We have brought together hundreds of people over the past few years to share in the joy of Shabbat. I am tremendously grateful to the dozens of people who supported Panim Hadashot-New Faces with donations and with monthly subscriptions. You made it possible to bring people together and share the joy of Shabbat in powerful ways. I am especially grateful for the work of the board of directors, Nir, Hilary, Joel, and Sam with their good counsel and integrity. 

I felt it was not the right time to plan a goodbye event before I leave town in mid-August. Instead we will plan a community event in Seattle after the holidays in the fall when I return to Seattle for a visit. We will announce the event through email and our website. 

If you have any questions, please contact me at  My personal email is  

Shalom and Rav Todot, 

Rabbi Dov Gartenberg's signature.

Rabbi Dov Gartenberg
Convener and Director of Panim Hadashot-New Faces 

Rabbi Richard Levy was a Rabbi's Rabbi

Rabbi Richard Levy, one of my mentors and rabbinic guides passed away on June 21, 2019. He was a remarkable man in his goodness, his wisdom, his insight, and his leadership. He was a leading Reform Rabbi who worked in the Hillel setting in Los Angeles and then went on to leadership roles in the Reform Movement.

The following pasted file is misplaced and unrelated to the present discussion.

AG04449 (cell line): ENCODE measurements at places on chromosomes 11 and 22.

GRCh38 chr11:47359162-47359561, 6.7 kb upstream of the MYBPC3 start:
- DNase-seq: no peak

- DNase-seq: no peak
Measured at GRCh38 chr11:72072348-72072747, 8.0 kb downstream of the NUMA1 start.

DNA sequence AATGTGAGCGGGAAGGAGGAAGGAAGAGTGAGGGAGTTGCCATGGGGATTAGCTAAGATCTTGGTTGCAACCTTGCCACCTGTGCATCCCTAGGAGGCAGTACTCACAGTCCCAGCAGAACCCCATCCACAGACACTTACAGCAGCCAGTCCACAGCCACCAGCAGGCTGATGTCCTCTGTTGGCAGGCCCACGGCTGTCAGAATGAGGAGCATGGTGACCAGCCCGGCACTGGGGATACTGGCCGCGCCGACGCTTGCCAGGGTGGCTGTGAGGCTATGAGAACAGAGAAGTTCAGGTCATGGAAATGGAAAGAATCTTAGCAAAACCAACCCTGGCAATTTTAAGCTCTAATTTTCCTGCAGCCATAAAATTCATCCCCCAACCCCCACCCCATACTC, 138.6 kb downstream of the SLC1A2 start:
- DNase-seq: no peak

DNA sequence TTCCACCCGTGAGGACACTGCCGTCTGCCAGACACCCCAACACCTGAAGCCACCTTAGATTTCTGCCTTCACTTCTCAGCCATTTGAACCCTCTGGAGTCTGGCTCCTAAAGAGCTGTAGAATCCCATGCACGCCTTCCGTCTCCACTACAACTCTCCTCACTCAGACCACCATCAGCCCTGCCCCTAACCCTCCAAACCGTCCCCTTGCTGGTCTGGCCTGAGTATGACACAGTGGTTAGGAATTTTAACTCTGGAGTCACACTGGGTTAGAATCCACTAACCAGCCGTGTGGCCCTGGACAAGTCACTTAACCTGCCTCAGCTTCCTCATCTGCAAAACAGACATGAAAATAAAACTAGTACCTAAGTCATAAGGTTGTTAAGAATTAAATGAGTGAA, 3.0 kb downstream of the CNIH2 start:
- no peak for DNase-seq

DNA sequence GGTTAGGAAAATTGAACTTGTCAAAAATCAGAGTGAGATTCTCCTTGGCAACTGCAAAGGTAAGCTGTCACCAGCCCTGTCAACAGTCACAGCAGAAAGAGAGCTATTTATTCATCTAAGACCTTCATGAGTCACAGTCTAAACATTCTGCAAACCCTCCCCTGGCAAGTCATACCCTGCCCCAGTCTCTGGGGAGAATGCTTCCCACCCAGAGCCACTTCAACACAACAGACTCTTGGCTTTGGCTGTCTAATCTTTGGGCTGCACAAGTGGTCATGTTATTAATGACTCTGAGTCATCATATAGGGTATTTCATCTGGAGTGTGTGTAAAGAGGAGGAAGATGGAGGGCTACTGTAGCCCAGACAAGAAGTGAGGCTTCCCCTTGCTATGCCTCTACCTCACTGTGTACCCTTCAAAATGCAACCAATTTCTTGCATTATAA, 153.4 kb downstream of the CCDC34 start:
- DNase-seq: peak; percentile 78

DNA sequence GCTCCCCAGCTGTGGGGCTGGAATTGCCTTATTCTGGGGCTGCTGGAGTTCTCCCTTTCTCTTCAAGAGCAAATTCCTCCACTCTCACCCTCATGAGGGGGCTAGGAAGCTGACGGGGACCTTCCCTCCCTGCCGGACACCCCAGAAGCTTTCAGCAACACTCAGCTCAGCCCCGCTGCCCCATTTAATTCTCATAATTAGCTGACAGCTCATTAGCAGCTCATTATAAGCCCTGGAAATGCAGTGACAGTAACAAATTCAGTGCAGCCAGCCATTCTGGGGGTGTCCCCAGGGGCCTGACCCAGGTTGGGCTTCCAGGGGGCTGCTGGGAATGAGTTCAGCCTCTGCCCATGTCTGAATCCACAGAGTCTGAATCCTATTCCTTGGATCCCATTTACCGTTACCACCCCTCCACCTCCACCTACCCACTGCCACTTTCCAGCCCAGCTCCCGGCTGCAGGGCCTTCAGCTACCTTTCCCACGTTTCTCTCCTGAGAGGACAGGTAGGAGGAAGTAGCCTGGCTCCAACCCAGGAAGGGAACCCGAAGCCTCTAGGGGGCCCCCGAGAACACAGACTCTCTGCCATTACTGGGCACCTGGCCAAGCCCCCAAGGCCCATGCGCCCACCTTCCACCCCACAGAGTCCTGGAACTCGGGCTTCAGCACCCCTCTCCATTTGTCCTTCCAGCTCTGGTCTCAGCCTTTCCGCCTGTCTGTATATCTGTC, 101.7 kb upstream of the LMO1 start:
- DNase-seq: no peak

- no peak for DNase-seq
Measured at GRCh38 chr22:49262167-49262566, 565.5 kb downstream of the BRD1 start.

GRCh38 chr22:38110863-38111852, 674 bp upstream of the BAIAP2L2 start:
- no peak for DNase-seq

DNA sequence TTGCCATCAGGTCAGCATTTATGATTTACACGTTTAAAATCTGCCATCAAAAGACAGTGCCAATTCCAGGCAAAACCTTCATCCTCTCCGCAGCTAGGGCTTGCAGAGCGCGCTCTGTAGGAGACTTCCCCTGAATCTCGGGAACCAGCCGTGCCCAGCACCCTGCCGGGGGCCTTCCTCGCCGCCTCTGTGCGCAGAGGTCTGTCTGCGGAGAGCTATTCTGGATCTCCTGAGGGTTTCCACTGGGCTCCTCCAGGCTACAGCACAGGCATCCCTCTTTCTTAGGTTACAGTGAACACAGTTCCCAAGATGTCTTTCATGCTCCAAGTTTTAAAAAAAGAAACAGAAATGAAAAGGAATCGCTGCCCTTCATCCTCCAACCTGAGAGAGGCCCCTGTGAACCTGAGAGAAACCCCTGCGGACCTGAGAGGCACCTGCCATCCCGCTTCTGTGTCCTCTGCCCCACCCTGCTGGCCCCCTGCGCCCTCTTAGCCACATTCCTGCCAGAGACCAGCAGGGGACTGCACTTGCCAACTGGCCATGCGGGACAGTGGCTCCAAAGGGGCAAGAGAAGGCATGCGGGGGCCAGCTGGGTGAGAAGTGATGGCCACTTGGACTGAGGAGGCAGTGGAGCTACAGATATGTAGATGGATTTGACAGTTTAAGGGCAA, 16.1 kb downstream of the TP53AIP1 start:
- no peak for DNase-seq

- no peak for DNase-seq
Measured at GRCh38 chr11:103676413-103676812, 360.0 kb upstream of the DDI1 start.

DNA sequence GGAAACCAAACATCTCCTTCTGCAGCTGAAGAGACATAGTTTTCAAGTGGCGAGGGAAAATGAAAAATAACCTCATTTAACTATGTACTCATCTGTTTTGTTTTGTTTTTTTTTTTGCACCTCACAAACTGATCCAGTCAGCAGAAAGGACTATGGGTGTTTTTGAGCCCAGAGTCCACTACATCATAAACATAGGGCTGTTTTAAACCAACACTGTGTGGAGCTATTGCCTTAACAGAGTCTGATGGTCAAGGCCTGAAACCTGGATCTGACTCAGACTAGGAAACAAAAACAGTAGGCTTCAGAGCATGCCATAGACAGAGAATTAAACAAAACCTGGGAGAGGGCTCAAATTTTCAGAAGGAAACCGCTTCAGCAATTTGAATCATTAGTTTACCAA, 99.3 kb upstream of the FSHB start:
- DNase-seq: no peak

Richard played a central role in my choosing to become a Rabbi when I met him in 1973 after my freshman year at college. He taught a class on the literature of the Holocaust. His powerful commentary and his empathy for suffering of the victims of the holocaust deeply moved me. During the class I met with him several times He was not only a great listener, but a man of great depth. He helped me through many challenges then and in subsequent years. I so admired his qualities, that I began to seriously consider the rabbinate as a future career. For me he was a Rabbi's Rabbi.

Over the decades I kept up with Richard and followed his career as a leader in the Reform Movement. I also know that Richard was a support for countless colleagues and inspired many young people to enter the rabbinate of all the denominations. But most of all, I found him to be a wise counselor and a caring heart. He was a remarkable man. We have suffered a great loss, but have been blessed by a magnificent life.

You can read more about his career here:

Rabbi Dov Gartenberg